Make the Pad Thai
  1. In a wok or large skillet, heat oil over medium-high heat.
  2. Add garlic and green onion, sauté until fragrant, about 30 seconds.
  3. Add shrimp and stir-fry until pink, about two minutes; remove from pan and set aside (to avoid overcooking).
  4. Give noodles a quick cold water rinse to separate.
  5. Meanwhile, add egg to pan and allow to cook for about 15 seconds until it begins to set.
  6. Add rice noodles to pan; stir with wide tongs to combine eggs and noodles.
  7. Add Pad Thai Sauce to pan.
  8. Continue stirring until sauce, eggs and noodles are combined.
  9. Add Mung sprouts and cooked shrimp to mixture; continue tossing for about 2 more minutes.
  10. Place Pad Thai onto a large platter and garnish with the listed ingredients.




  1. In HS we were the Crusaders. Knights and all. Being on a team that was called The Geniuses would be cool. It is interesting the need to be called something though.

  2. Consider the New Braunfels Unicorns….frightening….and there’s a school somewhere in the Pacific Northwest (go figure) who call themselves The Artists……I bet they’re a terror on the football field.

  3. High School, College, all of that will come and go, but Red Sox it always was and Red Sox it will always be.

  4. I made pad thai once and in the cookbook wrote “best left to the experts”. I really should try it again. Great photo. On the Ranch, we endear our Bronco Mascot. :) There’s a little town east of Denver whose mascot is the Cardinals. There’s hardly a Cardinal bird in our state. And my favorite the Limon Badgers. Perfect. My friend named their kids kids Summer league Softball team “The Sand Gnats”. 6 year olds. Loved that.

    • I’m anything but an ‘expert.’ I promise. Pad Thai is one of the easiest dishes to make. The only trick (if you want to call it that) is to not over-soak the noodles. Easy enough. Give it another shot. — The Texas Rangers Baseball Club used to have a single-A team called the Sand Gnats. :-)

  5. Clever essay. Though I hope the “wolves in sheep clothing” was an exaggeration!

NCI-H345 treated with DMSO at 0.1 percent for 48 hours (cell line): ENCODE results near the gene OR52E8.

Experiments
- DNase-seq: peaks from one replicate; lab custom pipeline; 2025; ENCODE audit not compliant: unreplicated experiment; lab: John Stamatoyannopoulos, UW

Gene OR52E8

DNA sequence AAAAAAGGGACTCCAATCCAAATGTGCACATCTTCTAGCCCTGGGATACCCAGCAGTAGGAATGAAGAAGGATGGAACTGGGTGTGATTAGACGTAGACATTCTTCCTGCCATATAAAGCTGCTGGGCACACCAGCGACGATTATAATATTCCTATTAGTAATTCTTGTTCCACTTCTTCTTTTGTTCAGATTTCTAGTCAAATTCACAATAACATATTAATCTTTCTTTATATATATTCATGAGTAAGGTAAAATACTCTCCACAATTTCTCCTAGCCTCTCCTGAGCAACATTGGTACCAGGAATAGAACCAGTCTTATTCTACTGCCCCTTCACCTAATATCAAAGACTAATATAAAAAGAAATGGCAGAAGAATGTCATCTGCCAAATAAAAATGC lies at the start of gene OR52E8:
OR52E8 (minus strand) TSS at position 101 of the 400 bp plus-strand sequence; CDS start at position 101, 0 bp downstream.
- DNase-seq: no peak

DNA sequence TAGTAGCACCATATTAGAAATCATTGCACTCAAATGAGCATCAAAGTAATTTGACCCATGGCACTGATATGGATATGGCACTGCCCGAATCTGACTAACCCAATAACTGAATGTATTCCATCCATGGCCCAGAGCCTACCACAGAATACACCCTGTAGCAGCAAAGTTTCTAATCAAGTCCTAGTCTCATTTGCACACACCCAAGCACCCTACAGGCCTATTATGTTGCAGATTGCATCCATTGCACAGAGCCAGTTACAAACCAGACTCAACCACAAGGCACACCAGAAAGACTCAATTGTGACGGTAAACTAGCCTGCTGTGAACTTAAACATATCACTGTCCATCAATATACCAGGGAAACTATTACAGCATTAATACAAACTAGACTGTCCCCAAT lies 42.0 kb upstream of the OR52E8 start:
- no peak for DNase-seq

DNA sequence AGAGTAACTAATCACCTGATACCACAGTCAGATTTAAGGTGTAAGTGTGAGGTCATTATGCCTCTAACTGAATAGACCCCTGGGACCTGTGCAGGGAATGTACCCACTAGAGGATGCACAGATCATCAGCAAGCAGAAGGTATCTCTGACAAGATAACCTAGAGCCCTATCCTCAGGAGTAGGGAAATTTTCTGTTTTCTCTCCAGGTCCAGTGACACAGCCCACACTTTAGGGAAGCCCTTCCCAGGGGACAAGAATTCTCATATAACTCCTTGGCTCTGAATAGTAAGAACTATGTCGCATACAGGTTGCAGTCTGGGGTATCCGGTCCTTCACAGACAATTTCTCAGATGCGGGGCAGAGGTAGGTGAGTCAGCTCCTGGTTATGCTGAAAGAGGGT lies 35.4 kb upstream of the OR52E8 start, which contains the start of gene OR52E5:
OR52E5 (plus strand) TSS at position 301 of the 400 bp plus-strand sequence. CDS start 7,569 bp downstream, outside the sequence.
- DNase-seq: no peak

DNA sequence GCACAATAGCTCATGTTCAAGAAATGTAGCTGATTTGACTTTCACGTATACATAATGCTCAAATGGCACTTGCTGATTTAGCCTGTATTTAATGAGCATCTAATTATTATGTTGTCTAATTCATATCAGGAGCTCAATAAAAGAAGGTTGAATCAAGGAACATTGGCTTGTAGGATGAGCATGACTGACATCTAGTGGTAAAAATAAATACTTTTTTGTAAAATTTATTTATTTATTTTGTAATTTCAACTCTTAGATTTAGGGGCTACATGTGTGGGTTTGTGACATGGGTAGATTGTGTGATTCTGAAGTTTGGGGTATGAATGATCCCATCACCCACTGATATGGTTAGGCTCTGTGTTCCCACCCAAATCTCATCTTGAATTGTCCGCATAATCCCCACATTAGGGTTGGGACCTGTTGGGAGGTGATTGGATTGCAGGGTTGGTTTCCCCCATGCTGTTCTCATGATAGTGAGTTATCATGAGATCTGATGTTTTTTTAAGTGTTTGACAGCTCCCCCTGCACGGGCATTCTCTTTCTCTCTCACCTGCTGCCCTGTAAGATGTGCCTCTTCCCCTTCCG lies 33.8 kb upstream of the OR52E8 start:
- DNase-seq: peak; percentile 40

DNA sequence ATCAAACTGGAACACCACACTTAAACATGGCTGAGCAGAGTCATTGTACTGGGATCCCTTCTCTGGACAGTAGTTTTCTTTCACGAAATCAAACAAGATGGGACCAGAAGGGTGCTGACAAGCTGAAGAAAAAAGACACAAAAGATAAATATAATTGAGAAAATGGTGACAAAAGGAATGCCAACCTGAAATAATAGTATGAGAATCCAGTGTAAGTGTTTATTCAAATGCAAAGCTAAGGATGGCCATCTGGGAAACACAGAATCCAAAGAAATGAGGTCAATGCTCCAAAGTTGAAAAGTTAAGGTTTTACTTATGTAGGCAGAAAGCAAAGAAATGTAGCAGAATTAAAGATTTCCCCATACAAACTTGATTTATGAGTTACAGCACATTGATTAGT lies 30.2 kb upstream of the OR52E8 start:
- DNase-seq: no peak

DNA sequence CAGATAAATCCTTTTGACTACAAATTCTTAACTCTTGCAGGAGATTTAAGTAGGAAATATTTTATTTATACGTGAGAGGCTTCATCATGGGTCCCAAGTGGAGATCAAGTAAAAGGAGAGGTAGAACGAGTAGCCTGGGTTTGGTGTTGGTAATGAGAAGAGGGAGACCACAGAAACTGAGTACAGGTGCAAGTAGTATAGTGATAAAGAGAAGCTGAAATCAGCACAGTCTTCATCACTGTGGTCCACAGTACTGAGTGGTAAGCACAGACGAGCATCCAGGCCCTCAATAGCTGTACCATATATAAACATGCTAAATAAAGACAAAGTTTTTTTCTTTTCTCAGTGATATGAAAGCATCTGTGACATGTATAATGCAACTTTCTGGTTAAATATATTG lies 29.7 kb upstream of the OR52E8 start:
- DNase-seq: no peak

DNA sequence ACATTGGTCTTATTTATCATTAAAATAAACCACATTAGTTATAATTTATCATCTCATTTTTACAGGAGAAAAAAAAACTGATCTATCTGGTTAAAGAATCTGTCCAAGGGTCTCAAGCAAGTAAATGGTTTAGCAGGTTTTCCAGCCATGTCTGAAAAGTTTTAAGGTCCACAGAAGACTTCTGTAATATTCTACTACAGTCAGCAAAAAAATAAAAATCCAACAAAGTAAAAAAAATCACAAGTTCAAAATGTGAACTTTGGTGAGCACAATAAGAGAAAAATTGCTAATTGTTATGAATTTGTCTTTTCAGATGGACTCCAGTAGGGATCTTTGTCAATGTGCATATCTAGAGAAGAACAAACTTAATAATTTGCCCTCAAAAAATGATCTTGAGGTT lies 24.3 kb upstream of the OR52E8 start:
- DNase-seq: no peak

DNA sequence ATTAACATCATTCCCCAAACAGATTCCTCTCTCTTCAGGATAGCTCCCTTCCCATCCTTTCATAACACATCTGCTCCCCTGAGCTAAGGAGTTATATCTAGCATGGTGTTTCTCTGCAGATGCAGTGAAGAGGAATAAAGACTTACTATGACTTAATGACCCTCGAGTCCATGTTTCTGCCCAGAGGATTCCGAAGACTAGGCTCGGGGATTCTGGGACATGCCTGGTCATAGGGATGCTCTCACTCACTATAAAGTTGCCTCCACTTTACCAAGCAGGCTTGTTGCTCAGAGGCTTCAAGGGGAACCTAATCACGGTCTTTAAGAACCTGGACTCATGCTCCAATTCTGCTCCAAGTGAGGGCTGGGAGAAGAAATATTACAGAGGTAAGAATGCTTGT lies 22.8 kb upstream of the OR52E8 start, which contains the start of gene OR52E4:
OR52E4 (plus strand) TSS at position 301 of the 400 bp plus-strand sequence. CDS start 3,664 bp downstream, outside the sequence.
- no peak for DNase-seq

Since I don’t “do” sports – this is all I have to offer:

    In 6th grade, our grade was divided into 3 groups for math and science:

    Group A called themselves The Atomic As. Group A consisted of the really smart kids.

    Group B (those average learners) called themselves the Brainy Bunch.

    Then there was Group C. The group I was placed in. The group with all of the “slow” learners. Dejected – we weren’t THAT slow to believe the teachers when they said all of the groups were “equal” – we couldn’t think of anything that began with the letter C. So one kid said, “The Rockets?” and the rest of us shrugged. We were embarrassed enough.

    So I was a member of The Rockets. And believe you me – there was NOTHING rocket-ish about us.

  6. You…an arrrssss? Nevvahhh!! Me thinks the principal has way too much time on his/her hands…Besides who wouldn’t wanna be a Hornet…just ask Michael Jordan’s Charlotte NBA team! “Charlotte Bobcats owner Michael Jordan announced Tuesday that the franchise has officially submitted paperwork to the NBA to change its name to the “Hornets” for the 2014-15 season”

  7. Let’s see, high school was near the water, we were the “tritons.” Caltech used to have the “beavers” as their team name, appropriate.

    My husband was stationed in Thailand. We eat Thai fried rice fairly often. The only hard part of it for me was learning how to cook the egg.

  8. I am happy to follow the Leinster Lions. The moniker is a great help to journalists. “Lions roar past toothless Tigers” of “Saints pray for away victory”. What would newspapers do without them?

  9. We were just talking about the silly names of Japanese baseball teams. Swallows. Carp. I think my favorite is the Nippon Ham Fighters, which is obviously a bunch of guys wearing cleats and fighting ham.

  10. Jill Trobaugh says:

    Hi Adam, There is a Thai noodle salad at a local grocery deli.. that I cannot get enough of. Yes, I know… a store deli but it is spicy hot and good, good, good. On the ingredients list is Sambal. What would you consider a good substitute if any, for using Sambal? Is this a condiment that is always made from scratch? I cannot seem to find it on any store shelf. We have a great gourmet supermarket west of me in Tacoma called Metropolitan Market, they could have it, but it is a bit of a drive. AND if I went there, I would have to be broke because I am certain I would end up spending my paycheck before I got out of there. Help! Love the blog. Jill (twogeemom)

    • Hi Jill. Thanks for being among my 11 regular readers. I might be mistaken, but that ‘sambal’ ingredient could likely be Sambal Oelek, which is basically chiles ground with salt and vinegar. You can find it in just about any regular grocery store in the Asian section. In my store, that section is about three feet wide — barely bigger than the Kosher section. If you’re not sure where that is in your store, just find the soy sauce. It’s usually close by.